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Chicago infant, state worker among 13 latest coronavirus deaths as Illinois case tally jumps to 3,491

Gov. J.B. Pritzker announced the latest spike in COVID-19 cases a week after his statewide stay-at-home order went into effect to contain the spread.

Illinois Public Health Director Dr. Ngozi Ezike speaks at a briefing last year.
Illinois Public Health Director Dr. Ngozi Ezike speaks at a March 23 briefing on the state’s COVID-19 response. | Tyler LaRiviere/Sun-Times
Tyler LaRiviere/Sun-Times

An infant from Chicago and a state employee were among Illinois’ 13 latest coronavirus deaths reported Saturday as the number of confirmed cases statewide jumped again to 3,491.

That marks the most deaths reported in a single day since the COVID-19 outbreak was first reported in late January. The deaths bring the statewide coronavirus toll up to 47.

“Upon hearing it, I admit I was shaken, and it’s appropriate for us to grieve today,” Gov. J.B. Pritzker said. “We should grieve with our family of state employees, with the many people we’ve already lost to this virus, young and old.”

It’s now been a week since Pritzker’s stay-at-home order went into effect. Since then, the number of coronavirus cases in Illinois has more than quadrupled, with 465 new cases reported Saturday.

“There has never before been a death associated with COVID-19 in an infant,” Illinois Department of Public Health Director Dr. Ngozi Ezike said. “A full investigation is underway to determine the cause of death. We must do everything we can to prevent the spread of this deadly virus. If not to protect ourselves, but to protect those around us.

“I want everyone to take COVID-19 seriously. If you haven’t been paying attention, maybe this is your wake-up call,” Ezike said.

The virus typically affects older people most adversely, with more than 85% of deaths in the state occurring among people 60 or older, but it’s affected all ages in Illinois.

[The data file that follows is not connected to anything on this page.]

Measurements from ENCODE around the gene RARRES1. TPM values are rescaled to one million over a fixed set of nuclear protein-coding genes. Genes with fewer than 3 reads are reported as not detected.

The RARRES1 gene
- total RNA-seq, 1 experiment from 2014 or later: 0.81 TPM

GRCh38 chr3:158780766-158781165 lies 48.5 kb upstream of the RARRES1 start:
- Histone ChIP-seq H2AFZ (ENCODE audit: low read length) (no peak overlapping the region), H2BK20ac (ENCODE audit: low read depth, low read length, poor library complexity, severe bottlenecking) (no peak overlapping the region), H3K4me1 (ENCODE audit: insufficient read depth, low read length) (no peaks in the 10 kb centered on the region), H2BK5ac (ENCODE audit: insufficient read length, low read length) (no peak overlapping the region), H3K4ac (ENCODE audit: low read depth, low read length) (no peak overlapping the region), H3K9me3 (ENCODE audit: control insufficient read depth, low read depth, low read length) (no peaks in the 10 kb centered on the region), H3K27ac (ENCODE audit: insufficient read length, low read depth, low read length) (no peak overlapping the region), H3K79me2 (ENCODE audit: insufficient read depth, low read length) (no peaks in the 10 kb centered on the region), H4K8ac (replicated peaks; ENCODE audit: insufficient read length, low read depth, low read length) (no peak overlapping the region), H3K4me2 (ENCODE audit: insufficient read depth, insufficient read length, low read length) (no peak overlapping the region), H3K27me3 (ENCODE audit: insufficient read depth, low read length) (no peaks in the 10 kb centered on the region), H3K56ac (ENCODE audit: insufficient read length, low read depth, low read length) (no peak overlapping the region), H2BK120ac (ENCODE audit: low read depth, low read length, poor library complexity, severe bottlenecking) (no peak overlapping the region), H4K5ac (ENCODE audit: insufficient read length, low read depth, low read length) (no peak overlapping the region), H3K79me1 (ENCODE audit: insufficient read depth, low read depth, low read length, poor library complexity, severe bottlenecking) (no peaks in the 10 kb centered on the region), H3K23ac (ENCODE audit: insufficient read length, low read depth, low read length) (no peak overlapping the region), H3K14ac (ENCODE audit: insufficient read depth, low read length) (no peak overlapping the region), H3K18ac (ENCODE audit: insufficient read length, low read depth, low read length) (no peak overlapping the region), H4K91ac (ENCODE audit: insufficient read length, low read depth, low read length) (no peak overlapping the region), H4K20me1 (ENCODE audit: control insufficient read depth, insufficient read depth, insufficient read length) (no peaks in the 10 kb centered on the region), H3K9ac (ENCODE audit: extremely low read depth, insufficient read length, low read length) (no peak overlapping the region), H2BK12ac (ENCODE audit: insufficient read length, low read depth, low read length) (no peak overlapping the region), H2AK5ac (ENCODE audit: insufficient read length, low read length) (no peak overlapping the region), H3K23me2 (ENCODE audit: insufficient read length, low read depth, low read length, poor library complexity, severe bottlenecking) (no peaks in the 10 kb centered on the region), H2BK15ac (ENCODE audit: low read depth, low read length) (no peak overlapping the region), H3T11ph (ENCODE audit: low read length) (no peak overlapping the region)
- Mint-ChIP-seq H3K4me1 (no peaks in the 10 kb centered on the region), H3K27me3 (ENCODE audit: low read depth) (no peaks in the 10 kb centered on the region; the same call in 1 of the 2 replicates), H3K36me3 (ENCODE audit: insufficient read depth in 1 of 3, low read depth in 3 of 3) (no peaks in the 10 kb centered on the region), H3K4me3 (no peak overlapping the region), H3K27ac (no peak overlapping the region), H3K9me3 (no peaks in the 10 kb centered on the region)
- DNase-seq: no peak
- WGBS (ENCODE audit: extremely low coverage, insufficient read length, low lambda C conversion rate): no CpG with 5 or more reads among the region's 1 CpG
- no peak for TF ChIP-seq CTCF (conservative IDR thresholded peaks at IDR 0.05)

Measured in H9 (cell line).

Besides the Chicago infant, the deaths reported Saturday included two men in their 60s, two men and a woman in their 70s, and a man and woman in their 80s, all from Cook County.

Also among the dead were a McHenry County man in his 50s, two Kane County men in their 70s, a Lake County woman in her 90s and a Will County woman in her 90s.

The virus has now been confirmed in 43 of Illinois’ 102 counties. As of Saturday afternoon, 25,429 people had been tested.

Pritzker also acknowledged plans to build a makeshift hospital for thousands of coronavirus patients at the McCormick Place Convention Center, which Army Corps of Engineers officials announced on Friday.

“I’ll provide more details in the coming days, but the baseline is that we’re not waiting for the worse. We’re preparing for the worst,” Pritzker said.

Army Corps of Engineers Lt. Gen. Todd Semonite said on Friday there’s a “very narrow window of opportunity” to get ahead of the coronavirus pandemic, so he hopes to have the hospital ready by April 24.

“This is really out of the box,” he added.

Pritzker also said the state has “put in every waiver that we can with the federal government” to expand Medicaid coverage in Illinois during the coronavirus pandemic.

That includes two waivers requesting increased Medicaid coverage flexibilities so that everyone — insured or uninsured — can receive Medicaid-covered treatment for COVID-19, as well as other requests aimed at simplifying the enrollment process and offering more services during the pandemic.

Pritzker said Illinois is also requesting to expand Medicaid so that it provides home-delivered meals and temporary housing for people experiencing homelessness.

The makeshift hospital is one of many drastic measures Illinois has taken to fight its growing coronavirus crisis, including closing all dine-in restaurants, bars and other “non-essential services” through April 7. Illinois schools must also transition to online learning by Tuesday.

But the governor’s sweeping stay-at-home order is likely to continue “deep into April,” Mayor Lori Lightfoot said Friday morning. Pritzker later said that decision is evaluated on a day-by-day basis and “nothing is set in stone.”